The shortage is a myth spread by corporations that want to increase the labor supply, thus reducing labor expense. Some years ago, buisness tried to get congress to increase the immigration quota, claiming a shortage of engineeers. At the time, I (and several other engineeers I know) were unemployed and needed 6 months or more to find a new job.

Even now, engineers with more than 10 years are being forced out of the profession. I've seen Senior Engineer positions advertised, asking for 5-7 yr experience. Since Sr. Engineer is as far as you can go without entering management, It seems to me that 10-15 yr is more appropriate. I suspect that the HR people are thinking that this level of experience would increase cost (true) and forgetting that it would also increase quality/productivity (also true).

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#7

Re: What Engineering Shortage?

03/02/2008 10:38 AM

There certainly isn't any shortage of engineers in my specialties (manufacturing, automation, product/process optimization). Nor in my region for any engineering specialty. (I live in the midwestern United States.) What we have is a serious shortage of employers willing to pay fairly for education and experience. Instead, there seem to be a lot of employers who think should be they be able to to hire skilled, creative folks with a BS, up-to-date skills on expensive CAD and CAE SW and 5 years of experience in their industry for $45,000 / year plus minimal benefits. Then whine about a shortage of engineers when it turns out that, mostly, they can't.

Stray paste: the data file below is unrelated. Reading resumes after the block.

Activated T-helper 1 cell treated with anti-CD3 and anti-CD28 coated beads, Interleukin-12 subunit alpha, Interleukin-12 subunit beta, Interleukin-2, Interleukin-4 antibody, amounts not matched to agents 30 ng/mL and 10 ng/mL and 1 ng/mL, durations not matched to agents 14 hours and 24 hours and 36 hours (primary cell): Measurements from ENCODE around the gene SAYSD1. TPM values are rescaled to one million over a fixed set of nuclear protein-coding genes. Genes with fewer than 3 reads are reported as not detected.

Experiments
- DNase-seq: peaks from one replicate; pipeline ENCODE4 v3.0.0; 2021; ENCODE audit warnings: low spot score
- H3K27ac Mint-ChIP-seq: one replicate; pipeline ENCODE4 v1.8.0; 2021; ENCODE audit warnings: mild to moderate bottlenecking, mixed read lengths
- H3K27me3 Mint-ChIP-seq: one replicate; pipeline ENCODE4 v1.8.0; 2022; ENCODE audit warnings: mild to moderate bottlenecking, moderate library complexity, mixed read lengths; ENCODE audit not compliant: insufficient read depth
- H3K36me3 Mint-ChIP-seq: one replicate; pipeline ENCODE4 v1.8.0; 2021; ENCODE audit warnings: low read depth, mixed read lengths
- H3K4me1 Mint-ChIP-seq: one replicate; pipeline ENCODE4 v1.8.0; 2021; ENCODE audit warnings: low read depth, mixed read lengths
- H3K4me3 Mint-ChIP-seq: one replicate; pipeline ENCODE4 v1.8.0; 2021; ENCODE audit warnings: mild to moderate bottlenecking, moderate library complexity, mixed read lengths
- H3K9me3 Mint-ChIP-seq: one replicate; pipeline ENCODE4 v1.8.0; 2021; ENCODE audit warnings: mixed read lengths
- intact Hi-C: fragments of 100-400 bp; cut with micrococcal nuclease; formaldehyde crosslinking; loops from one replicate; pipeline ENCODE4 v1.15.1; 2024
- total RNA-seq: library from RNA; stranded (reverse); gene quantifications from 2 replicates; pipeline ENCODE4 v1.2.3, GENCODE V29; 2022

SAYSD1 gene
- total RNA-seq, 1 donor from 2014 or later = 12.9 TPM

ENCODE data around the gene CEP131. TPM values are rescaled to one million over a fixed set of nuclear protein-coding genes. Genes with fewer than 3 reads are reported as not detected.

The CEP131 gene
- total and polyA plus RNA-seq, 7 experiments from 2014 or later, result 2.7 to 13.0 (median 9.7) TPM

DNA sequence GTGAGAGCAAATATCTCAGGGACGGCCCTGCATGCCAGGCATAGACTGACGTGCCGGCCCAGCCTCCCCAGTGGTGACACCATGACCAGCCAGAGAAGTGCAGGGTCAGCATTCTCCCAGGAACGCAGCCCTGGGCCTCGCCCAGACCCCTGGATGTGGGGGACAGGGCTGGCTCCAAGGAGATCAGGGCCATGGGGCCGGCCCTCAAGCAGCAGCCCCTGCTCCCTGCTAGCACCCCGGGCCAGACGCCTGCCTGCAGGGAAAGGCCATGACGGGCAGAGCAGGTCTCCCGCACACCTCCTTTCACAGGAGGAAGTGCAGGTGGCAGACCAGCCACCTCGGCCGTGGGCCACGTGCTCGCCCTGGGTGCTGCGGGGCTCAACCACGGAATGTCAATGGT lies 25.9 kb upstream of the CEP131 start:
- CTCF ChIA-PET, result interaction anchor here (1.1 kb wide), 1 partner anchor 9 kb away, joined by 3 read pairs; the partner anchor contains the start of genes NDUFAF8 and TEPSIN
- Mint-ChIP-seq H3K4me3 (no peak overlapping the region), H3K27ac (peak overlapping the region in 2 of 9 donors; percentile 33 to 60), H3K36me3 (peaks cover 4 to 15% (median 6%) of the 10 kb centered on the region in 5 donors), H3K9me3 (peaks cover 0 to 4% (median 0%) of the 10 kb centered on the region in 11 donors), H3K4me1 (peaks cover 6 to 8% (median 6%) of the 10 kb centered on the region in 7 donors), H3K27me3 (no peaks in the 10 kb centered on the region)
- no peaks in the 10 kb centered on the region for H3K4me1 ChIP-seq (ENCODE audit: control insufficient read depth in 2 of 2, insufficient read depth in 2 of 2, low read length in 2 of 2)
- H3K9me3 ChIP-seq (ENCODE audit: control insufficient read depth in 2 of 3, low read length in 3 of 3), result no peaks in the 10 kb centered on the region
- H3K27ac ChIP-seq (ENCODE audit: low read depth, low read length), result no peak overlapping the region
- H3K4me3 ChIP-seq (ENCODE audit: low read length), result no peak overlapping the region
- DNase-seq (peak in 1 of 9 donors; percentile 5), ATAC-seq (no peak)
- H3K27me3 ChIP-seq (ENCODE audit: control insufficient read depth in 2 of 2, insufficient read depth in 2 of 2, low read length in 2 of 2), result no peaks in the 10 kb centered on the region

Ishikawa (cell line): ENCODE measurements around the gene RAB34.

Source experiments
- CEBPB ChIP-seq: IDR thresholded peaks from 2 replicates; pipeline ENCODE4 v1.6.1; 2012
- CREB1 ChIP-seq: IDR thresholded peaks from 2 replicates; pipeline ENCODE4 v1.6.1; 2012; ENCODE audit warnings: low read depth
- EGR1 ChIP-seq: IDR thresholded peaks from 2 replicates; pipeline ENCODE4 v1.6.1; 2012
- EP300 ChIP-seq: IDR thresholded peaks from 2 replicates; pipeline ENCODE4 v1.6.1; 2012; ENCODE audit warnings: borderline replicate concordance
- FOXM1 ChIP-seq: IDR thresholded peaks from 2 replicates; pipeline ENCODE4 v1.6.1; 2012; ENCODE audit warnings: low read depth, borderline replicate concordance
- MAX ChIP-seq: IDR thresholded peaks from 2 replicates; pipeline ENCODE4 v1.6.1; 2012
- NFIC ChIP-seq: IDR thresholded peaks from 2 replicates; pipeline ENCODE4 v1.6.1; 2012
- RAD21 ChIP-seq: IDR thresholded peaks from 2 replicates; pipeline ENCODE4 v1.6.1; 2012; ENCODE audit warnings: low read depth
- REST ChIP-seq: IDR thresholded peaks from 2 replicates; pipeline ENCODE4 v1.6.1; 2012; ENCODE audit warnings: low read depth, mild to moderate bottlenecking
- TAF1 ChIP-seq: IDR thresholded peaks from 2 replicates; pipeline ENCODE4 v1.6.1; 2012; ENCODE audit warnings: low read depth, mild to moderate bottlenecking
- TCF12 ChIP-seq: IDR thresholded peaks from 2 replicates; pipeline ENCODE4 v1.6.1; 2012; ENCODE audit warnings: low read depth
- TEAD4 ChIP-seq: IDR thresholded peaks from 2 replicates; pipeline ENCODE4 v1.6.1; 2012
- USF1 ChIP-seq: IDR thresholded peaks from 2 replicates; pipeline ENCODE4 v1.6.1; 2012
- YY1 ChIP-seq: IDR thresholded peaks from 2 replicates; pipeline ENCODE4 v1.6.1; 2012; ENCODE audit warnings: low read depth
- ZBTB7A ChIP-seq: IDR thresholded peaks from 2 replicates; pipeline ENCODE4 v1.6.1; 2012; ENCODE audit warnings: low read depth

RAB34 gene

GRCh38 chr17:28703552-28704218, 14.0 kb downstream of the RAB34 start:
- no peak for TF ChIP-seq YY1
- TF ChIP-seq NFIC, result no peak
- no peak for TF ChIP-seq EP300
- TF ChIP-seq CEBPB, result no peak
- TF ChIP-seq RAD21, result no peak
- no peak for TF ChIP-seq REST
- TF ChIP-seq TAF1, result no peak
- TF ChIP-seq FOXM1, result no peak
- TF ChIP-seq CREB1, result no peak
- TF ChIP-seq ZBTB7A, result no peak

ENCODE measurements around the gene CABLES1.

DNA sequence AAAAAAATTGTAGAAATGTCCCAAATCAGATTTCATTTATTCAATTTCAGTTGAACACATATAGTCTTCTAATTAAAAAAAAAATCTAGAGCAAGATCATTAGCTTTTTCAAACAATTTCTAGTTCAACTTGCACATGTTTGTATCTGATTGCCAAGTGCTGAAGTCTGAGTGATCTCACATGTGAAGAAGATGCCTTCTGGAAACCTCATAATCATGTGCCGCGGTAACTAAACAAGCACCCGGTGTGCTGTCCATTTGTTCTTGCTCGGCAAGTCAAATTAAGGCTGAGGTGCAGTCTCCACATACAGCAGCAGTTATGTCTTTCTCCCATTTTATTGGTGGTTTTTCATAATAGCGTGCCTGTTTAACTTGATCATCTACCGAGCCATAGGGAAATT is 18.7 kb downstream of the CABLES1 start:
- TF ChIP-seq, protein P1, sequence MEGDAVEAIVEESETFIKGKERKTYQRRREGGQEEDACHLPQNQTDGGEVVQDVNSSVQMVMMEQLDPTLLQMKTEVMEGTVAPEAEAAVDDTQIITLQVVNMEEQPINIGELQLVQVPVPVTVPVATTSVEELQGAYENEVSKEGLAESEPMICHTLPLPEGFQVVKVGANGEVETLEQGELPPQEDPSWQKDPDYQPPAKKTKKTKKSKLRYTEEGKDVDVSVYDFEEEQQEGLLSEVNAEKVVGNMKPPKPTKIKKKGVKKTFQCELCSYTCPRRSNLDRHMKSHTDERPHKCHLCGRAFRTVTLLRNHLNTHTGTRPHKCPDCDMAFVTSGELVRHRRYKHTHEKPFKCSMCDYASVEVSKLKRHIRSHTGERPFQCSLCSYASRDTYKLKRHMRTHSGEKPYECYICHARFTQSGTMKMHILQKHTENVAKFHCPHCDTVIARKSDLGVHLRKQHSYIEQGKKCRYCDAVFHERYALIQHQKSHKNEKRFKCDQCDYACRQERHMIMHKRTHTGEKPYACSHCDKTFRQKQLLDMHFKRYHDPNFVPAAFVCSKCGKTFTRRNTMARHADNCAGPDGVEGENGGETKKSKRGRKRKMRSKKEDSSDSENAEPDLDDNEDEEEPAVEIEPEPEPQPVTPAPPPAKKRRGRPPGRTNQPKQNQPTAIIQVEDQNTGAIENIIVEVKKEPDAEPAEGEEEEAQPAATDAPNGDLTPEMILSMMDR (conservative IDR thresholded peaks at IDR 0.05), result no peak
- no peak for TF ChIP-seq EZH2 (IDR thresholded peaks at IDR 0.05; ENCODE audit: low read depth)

From what I see on national job boards, etc. this is true throughout North America.

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#8

Re: What Engineering Shortage?

03/06/2008 11:44 PM

engineer shortage is there but skilled engineer shortage only not hard worker engineer.software tools only make easy our job but that tools not have capability to think.only engineers do that job.In my opinion we must get together to share thoughts for the particular project solution then the organisation should not face the shortage of skilled and hard worker engineers.

thank u.

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#9

Re: What Engineering Shortage?

03/07/2008 8:57 AM

"They" have been claiming there is an engineering shortage for as long as I can remember. "They", of course, are corporations that want cheap technical labor and schools that are marketing for enrollment. Manufacturing and Engineering in the US has been on the decline for years, so there is less demand for engineers, salaries are flat, and fewer people see it as an attractive career choice. Post Y2K/dot com bust, unemployment for EE's was above the general rate. Age discrimination is also rampant- among big & small companies alike, older workers are forced out and replaced with (or as) contractors. Hiring is limited to recent grads and less experienced (younger, cheaper) workers. Software and productivity tools are insignificant compared to corporate policies and market forces.

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#10

Re: What Engineering Shortage?

03/31/2008 9:47 AM

Being old and a toolmaker I noticed something surprising after working temporarily in a tool shop after retirement. Thirty years ago you would occasionally run into a print that was wrong in some way. Diminisions not adding up and that sort of thing.